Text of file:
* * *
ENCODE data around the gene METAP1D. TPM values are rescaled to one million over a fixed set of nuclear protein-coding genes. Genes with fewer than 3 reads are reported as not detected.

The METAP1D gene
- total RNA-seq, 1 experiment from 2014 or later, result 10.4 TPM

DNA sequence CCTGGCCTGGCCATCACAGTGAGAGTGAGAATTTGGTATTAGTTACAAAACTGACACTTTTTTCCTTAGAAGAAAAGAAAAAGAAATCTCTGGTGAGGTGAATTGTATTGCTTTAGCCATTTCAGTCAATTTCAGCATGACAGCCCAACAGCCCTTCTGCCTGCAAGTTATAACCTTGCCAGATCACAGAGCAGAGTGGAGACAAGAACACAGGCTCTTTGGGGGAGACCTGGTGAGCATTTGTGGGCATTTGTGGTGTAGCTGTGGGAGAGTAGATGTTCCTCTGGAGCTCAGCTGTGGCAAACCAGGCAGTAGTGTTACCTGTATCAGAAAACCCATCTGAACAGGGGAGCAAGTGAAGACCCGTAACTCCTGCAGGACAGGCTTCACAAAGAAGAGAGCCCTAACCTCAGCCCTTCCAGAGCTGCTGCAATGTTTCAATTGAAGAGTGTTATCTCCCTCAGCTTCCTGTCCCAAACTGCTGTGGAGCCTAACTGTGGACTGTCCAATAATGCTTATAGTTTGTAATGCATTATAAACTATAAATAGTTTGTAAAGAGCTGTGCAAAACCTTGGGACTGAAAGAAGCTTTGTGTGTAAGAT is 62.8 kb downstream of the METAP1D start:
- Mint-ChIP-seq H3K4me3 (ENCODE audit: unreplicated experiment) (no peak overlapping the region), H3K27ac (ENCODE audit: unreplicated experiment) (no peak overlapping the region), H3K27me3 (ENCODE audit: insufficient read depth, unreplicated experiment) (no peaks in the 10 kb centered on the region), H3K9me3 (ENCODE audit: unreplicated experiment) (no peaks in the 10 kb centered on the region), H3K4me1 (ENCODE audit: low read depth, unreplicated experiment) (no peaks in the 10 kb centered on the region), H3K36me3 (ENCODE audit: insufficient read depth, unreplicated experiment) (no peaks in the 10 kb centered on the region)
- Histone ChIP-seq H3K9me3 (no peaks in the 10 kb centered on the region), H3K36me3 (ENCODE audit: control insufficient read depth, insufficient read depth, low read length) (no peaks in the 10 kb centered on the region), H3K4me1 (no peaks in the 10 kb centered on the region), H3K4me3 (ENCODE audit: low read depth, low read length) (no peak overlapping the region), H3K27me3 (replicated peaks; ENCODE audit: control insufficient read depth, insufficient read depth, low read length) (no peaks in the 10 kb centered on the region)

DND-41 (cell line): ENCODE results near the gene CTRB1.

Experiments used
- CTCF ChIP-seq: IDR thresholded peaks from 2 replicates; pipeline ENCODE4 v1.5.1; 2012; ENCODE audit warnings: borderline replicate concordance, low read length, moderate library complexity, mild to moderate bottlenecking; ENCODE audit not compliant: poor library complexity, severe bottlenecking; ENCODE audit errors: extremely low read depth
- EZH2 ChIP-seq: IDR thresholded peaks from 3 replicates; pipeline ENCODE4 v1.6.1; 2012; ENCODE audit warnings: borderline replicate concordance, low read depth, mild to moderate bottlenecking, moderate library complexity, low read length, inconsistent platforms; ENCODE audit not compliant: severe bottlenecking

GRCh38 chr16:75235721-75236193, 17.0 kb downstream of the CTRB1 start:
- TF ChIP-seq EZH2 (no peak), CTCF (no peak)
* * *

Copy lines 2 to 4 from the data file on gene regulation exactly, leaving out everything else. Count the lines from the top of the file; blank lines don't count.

The METAP1D gene
- total RNA-seq, 1 experiment from 2014 or later, result 10.4 TPM

DNA sequence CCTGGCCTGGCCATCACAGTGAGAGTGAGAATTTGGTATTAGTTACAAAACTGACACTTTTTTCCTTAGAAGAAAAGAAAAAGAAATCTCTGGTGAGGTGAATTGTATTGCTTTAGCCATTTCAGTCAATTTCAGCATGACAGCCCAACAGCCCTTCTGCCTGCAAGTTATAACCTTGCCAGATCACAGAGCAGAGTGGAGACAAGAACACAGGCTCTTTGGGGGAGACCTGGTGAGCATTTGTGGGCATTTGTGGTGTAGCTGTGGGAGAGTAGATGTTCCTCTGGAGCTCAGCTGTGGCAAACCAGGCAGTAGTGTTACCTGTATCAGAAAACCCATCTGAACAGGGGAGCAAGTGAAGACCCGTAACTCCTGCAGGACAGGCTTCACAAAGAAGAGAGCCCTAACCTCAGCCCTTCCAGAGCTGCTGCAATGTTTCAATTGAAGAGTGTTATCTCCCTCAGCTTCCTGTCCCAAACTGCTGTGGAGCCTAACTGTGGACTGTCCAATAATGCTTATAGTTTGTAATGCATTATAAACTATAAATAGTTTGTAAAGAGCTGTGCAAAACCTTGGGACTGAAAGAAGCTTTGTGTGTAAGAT is 62.8 kb downstream of the METAP1D start: